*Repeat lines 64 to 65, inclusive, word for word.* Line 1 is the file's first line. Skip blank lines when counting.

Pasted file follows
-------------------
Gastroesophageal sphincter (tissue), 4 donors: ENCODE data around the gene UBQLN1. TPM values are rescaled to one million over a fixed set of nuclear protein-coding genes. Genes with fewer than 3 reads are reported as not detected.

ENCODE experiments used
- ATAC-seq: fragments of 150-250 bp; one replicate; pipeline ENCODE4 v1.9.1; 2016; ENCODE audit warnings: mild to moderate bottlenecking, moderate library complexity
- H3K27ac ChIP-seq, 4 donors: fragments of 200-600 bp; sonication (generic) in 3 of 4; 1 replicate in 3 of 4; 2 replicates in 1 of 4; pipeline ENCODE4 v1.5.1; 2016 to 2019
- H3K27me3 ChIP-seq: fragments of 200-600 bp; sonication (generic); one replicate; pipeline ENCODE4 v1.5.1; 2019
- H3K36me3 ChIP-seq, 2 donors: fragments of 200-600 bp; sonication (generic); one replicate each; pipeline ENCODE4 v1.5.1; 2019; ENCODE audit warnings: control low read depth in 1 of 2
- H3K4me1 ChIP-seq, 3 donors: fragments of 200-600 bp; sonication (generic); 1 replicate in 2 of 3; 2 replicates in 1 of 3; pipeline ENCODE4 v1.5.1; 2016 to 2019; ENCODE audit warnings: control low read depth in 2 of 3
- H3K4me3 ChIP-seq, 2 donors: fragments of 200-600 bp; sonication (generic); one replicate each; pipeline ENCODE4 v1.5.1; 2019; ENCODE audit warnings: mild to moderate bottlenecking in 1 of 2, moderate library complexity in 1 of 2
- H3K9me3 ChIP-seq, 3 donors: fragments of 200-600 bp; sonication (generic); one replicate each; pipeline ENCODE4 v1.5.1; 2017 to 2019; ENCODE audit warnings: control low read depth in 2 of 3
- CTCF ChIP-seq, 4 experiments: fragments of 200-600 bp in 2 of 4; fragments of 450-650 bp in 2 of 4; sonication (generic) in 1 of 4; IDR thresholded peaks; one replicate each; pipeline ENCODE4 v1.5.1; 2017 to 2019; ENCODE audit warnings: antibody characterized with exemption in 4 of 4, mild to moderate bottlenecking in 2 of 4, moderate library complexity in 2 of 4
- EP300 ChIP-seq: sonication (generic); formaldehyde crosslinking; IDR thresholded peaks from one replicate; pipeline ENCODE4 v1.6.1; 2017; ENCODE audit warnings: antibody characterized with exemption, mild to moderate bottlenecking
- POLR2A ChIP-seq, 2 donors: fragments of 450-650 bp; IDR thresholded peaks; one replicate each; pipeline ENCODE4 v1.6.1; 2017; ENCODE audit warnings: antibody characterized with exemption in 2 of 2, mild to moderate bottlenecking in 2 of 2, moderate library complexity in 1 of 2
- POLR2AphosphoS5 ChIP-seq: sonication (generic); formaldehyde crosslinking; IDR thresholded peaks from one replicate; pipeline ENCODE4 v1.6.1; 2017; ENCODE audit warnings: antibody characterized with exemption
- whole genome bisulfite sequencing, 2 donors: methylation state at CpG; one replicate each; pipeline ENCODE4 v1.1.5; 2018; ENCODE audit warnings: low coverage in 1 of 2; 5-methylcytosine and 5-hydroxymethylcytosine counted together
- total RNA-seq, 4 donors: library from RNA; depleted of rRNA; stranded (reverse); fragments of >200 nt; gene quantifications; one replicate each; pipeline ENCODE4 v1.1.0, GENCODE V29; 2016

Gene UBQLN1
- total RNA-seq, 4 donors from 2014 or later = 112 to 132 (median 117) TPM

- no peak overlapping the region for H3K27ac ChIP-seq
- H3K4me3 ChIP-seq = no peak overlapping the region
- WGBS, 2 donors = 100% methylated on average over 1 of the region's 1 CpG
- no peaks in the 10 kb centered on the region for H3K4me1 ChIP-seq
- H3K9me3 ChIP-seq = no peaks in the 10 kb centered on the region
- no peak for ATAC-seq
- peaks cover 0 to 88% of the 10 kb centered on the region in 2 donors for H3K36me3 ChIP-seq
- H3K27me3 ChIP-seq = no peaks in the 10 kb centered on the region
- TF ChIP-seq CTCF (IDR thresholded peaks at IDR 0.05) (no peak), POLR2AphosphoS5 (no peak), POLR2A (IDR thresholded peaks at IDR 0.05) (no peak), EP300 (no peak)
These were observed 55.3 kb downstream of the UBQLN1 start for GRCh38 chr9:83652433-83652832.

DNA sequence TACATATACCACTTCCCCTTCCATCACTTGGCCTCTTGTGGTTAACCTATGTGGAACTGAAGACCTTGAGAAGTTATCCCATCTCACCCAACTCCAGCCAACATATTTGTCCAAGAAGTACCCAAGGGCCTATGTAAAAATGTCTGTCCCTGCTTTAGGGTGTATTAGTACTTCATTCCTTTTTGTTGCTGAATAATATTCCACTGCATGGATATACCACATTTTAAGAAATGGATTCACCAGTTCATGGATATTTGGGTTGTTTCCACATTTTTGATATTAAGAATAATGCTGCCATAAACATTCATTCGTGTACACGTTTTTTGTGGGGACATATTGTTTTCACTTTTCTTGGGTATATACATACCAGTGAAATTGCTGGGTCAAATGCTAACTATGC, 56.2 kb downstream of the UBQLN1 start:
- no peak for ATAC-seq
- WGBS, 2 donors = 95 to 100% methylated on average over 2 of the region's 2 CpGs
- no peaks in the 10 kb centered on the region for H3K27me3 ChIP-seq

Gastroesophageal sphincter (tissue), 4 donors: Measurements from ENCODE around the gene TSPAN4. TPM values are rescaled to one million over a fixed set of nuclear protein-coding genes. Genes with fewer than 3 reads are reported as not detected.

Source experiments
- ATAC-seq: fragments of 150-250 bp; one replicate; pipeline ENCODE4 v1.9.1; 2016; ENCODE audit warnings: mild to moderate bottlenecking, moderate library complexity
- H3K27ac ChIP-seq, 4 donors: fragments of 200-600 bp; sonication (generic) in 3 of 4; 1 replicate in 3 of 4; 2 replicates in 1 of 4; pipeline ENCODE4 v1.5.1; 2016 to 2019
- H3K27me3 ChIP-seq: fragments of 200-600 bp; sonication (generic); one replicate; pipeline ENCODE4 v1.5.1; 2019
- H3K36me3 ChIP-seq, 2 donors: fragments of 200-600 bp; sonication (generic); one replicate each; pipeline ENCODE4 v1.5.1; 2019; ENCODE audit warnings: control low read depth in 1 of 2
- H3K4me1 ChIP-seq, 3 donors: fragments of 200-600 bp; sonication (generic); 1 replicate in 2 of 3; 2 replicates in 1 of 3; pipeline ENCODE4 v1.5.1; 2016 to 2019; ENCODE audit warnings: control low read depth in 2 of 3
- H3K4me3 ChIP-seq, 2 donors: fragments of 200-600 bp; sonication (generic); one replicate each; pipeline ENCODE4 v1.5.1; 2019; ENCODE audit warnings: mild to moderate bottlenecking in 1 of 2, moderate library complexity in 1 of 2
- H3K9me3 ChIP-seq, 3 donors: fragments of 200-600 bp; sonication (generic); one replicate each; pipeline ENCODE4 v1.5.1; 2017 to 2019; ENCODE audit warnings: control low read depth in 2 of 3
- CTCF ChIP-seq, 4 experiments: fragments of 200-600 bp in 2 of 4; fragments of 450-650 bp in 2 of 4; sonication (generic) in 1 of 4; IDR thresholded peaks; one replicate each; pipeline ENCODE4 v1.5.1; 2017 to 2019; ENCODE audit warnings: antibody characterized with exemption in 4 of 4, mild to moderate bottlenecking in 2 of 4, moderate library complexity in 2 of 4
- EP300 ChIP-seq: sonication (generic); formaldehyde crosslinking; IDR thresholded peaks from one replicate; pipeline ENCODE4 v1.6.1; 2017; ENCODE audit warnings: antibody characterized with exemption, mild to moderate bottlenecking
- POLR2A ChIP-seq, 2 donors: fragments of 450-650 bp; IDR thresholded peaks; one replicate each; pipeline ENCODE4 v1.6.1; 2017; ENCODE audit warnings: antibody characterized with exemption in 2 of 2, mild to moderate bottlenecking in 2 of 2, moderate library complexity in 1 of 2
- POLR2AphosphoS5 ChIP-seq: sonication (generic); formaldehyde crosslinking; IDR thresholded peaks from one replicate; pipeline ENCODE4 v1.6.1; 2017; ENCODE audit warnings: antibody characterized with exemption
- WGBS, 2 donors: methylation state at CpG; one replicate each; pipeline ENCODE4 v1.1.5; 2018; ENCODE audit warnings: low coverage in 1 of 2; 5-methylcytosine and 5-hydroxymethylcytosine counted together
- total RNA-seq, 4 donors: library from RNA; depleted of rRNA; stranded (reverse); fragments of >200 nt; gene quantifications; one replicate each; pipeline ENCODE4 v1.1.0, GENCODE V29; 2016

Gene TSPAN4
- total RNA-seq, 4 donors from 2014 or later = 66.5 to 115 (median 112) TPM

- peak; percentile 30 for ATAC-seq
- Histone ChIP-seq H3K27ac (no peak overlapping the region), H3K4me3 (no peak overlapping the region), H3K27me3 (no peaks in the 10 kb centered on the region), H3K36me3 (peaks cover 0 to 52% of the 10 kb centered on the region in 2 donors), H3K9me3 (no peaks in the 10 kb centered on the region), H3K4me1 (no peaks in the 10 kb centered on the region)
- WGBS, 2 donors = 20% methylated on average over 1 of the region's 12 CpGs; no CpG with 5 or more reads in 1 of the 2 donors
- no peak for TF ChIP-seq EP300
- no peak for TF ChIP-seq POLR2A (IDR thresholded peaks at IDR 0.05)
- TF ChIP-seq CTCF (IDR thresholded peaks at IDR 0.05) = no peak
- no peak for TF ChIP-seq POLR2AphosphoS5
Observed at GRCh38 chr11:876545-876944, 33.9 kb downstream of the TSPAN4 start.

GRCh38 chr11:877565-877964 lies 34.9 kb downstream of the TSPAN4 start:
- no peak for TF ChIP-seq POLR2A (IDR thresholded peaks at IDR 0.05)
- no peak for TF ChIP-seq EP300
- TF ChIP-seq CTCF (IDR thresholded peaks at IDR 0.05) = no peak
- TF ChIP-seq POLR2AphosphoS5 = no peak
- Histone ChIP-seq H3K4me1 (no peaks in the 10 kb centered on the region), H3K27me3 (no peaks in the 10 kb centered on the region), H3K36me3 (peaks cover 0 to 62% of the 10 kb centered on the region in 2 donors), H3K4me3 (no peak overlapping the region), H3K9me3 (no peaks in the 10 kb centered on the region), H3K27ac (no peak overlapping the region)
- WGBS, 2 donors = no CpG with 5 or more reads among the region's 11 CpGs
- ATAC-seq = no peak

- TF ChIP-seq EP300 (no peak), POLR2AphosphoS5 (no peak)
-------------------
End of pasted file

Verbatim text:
- ATAC-seq = no peak

- TF ChIP-seq EP300 (no peak), POLR2AphosphoS5 (no peak)